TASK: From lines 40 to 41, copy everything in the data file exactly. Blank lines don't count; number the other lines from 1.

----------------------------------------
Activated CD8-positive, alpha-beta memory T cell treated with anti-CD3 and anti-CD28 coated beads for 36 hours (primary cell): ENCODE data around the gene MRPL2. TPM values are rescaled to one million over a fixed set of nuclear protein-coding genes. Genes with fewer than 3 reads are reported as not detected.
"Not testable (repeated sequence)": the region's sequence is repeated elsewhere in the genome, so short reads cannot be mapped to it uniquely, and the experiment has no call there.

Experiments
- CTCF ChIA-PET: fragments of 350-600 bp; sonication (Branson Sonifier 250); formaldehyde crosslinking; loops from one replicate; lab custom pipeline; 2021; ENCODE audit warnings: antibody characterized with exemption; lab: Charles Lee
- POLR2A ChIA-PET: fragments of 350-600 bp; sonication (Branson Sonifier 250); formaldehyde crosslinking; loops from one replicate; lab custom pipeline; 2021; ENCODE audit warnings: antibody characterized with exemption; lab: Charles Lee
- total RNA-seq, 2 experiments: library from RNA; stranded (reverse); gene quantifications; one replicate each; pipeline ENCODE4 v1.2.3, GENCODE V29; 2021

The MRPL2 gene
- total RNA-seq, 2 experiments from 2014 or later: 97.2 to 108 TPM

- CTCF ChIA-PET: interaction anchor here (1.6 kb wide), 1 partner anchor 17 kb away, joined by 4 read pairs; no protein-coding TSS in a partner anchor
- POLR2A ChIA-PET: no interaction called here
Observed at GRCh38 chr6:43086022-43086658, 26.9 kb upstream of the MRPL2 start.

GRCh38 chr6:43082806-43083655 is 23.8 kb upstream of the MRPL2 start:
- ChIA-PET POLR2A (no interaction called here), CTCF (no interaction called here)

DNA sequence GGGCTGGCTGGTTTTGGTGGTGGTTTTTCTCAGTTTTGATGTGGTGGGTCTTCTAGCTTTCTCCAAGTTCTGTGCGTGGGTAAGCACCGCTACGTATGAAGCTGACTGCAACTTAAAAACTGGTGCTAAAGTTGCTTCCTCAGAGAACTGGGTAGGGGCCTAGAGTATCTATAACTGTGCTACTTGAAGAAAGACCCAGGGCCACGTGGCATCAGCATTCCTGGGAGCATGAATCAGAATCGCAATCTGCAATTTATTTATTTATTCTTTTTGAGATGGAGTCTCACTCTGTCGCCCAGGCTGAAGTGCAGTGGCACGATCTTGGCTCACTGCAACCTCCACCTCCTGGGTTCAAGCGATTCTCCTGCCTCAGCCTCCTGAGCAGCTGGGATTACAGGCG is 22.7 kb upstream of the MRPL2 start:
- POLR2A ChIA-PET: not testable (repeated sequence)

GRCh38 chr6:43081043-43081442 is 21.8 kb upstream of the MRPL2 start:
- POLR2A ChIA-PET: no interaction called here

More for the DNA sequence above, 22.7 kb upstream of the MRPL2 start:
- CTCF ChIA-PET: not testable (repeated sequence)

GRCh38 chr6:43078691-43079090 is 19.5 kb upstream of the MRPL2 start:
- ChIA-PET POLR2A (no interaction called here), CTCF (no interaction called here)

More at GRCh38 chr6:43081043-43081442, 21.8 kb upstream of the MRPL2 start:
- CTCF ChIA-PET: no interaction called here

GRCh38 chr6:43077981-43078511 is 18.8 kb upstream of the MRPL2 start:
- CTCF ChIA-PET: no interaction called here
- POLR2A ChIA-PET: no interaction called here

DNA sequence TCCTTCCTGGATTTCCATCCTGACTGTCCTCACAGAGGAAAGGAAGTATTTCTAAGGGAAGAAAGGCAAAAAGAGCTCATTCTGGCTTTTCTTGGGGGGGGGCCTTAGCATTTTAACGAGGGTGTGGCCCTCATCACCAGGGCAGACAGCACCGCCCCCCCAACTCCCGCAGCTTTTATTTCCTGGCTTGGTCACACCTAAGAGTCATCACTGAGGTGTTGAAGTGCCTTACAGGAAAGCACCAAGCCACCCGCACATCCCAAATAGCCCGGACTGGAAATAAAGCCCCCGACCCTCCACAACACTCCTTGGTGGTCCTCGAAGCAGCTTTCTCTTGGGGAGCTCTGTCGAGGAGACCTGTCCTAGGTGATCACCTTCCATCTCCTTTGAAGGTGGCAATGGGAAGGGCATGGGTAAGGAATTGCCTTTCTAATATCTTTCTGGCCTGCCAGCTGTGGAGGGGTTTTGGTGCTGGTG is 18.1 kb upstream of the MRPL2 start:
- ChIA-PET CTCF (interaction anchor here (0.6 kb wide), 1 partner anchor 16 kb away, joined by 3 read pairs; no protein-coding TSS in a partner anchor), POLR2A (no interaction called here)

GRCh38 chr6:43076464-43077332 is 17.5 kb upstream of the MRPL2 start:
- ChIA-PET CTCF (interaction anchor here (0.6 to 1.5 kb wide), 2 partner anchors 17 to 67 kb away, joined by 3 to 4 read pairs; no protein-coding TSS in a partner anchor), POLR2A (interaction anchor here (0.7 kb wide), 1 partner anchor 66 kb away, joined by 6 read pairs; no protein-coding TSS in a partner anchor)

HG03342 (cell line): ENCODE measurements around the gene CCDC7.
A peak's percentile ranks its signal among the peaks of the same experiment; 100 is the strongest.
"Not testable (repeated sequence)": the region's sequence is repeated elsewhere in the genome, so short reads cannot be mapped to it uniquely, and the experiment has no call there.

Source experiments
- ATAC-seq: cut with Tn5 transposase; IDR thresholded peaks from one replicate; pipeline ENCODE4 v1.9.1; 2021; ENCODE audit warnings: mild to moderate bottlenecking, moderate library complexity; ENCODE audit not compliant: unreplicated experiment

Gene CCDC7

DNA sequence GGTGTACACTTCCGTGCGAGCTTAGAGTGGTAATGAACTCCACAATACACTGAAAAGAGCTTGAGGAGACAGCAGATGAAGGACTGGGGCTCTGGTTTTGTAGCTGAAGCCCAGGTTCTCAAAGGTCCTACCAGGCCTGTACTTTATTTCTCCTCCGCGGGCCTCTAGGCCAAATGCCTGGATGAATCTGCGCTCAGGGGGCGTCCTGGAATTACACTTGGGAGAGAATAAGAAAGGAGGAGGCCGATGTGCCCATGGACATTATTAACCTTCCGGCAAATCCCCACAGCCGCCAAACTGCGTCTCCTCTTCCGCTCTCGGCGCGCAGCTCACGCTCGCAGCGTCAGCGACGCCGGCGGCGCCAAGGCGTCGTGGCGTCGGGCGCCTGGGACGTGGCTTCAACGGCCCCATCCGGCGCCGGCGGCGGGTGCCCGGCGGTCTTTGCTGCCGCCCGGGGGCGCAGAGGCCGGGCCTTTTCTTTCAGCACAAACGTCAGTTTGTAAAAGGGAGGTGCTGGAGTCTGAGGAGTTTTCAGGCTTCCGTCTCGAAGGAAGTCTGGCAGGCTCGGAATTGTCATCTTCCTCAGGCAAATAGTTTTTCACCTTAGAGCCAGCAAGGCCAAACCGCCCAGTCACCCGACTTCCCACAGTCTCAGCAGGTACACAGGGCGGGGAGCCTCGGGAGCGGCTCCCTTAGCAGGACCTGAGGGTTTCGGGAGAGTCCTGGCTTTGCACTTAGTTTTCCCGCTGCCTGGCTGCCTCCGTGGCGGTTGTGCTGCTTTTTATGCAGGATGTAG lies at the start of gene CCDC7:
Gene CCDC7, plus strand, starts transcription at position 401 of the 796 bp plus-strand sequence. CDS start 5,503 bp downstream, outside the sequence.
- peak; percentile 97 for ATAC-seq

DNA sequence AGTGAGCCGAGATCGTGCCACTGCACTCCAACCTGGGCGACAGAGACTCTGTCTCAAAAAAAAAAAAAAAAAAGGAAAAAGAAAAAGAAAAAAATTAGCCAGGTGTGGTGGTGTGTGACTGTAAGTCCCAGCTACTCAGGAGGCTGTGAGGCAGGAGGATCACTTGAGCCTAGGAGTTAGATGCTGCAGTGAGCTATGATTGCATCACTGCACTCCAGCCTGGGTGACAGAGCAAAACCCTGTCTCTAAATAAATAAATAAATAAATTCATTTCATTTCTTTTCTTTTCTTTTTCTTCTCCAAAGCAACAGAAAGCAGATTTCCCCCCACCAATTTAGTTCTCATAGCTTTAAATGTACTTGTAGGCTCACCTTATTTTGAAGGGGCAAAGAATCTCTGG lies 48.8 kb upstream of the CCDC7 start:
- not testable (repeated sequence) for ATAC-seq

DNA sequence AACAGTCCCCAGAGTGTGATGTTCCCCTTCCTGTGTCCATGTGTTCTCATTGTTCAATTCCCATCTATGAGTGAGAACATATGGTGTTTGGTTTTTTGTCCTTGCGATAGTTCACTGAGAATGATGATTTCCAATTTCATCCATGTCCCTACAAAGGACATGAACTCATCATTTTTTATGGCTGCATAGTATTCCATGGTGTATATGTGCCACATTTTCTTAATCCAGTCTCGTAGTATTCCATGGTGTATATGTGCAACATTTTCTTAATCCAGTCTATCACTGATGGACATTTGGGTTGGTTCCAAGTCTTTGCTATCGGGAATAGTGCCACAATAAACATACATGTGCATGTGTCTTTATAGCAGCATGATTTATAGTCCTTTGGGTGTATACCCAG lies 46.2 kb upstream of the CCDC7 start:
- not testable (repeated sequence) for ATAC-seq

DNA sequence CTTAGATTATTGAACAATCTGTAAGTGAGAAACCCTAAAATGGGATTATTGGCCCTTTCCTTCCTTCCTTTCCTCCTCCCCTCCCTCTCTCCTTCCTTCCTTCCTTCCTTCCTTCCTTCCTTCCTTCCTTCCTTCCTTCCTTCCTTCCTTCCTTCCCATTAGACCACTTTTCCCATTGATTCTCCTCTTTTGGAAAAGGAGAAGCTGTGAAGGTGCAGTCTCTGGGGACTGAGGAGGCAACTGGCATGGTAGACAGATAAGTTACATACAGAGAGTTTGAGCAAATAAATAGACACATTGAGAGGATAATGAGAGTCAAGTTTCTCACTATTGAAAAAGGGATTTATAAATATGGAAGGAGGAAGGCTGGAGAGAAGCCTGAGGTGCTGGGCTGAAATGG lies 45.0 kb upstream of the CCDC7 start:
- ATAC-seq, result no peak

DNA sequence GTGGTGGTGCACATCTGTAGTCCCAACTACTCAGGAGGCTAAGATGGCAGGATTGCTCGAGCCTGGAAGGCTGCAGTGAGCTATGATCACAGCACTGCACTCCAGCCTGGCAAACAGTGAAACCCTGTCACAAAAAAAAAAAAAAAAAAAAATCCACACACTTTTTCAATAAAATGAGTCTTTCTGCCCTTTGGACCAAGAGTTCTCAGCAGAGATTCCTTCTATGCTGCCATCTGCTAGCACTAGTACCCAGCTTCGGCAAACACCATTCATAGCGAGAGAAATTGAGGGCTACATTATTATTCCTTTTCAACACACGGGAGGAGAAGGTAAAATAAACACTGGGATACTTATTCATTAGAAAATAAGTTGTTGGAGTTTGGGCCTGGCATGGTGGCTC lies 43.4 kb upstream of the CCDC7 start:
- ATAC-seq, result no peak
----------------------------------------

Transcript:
DNA sequence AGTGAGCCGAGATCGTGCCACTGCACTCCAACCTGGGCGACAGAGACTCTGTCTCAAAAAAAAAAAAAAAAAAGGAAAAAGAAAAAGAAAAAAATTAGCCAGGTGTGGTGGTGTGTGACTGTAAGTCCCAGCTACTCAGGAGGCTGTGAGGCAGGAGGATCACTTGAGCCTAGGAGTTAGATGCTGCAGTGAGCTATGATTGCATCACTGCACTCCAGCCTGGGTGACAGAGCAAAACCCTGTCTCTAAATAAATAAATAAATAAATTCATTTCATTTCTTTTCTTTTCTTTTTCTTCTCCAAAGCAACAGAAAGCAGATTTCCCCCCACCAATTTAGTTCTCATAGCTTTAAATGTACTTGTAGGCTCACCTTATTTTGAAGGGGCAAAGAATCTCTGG lies 48.8 kb upstream of the CCDC7 start:
- not testable (repeated sequence) for ATAC-seq